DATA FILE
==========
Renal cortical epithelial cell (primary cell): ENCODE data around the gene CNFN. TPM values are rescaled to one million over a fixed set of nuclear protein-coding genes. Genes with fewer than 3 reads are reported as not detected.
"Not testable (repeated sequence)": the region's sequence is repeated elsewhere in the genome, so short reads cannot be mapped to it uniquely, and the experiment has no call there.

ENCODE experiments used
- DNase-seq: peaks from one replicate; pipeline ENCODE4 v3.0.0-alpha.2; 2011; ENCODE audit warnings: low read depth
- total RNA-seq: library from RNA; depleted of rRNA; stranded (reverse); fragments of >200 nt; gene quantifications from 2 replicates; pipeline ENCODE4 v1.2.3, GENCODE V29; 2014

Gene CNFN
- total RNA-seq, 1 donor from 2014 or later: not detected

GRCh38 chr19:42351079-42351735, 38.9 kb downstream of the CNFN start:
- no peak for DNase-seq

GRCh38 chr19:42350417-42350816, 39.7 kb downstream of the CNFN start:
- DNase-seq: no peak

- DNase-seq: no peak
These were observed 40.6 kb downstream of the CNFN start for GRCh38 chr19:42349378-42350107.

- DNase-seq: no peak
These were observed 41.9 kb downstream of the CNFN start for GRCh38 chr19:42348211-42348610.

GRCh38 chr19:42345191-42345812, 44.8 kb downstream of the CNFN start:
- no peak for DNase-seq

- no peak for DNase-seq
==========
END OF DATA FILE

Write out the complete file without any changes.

Renal cortical epithelial cell (primary cell): ENCODE data around the gene CNFN. TPM values are rescaled to one million over a fixed set of nuclear protein-coding genes. Genes with fewer than 3 reads are reported as not detected.
"Not testable (repeated sequence)": the region's sequence is repeated elsewhere in the genome, so short reads cannot be mapped to it uniquely, and the experiment has no call there.

ENCODE experiments used
- DNase-seq: peaks from one replicate; pipeline ENCODE4 v3.0.0-alpha.2; 2011; ENCODE audit warnings: low read depth
- total RNA-seq: library from RNA; depleted of rRNA; stranded (reverse); fragments of >200 nt; gene quantifications from 2 replicates; pipeline ENCODE4 v1.2.3, GENCODE V29; 2014

Gene CNFN
- total RNA-seq, 1 donor from 2014 or later: not detected

GRCh38 chr19:42351079-42351735, 38.9 kb downstream of the CNFN start:
- no peak for DNase-seq

GRCh38 chr19:42350417-42350816, 39.7 kb downstream of the CNFN start:
- DNase-seq: no peak

- DNase-seq: no peak
These were observed 40.6 kb downstream of the CNFN start for GRCh38 chr19:42349378-42350107.

- DNase-seq: no peak
These were observed 41.9 kb downstream of the CNFN start for GRCh38 chr19:42348211-42348610.

GRCh38 chr19:42345191-42345812, 44.8 kb downstream of the CNFN start:
- no peak for DNase-seq

- no peak for DNase-seq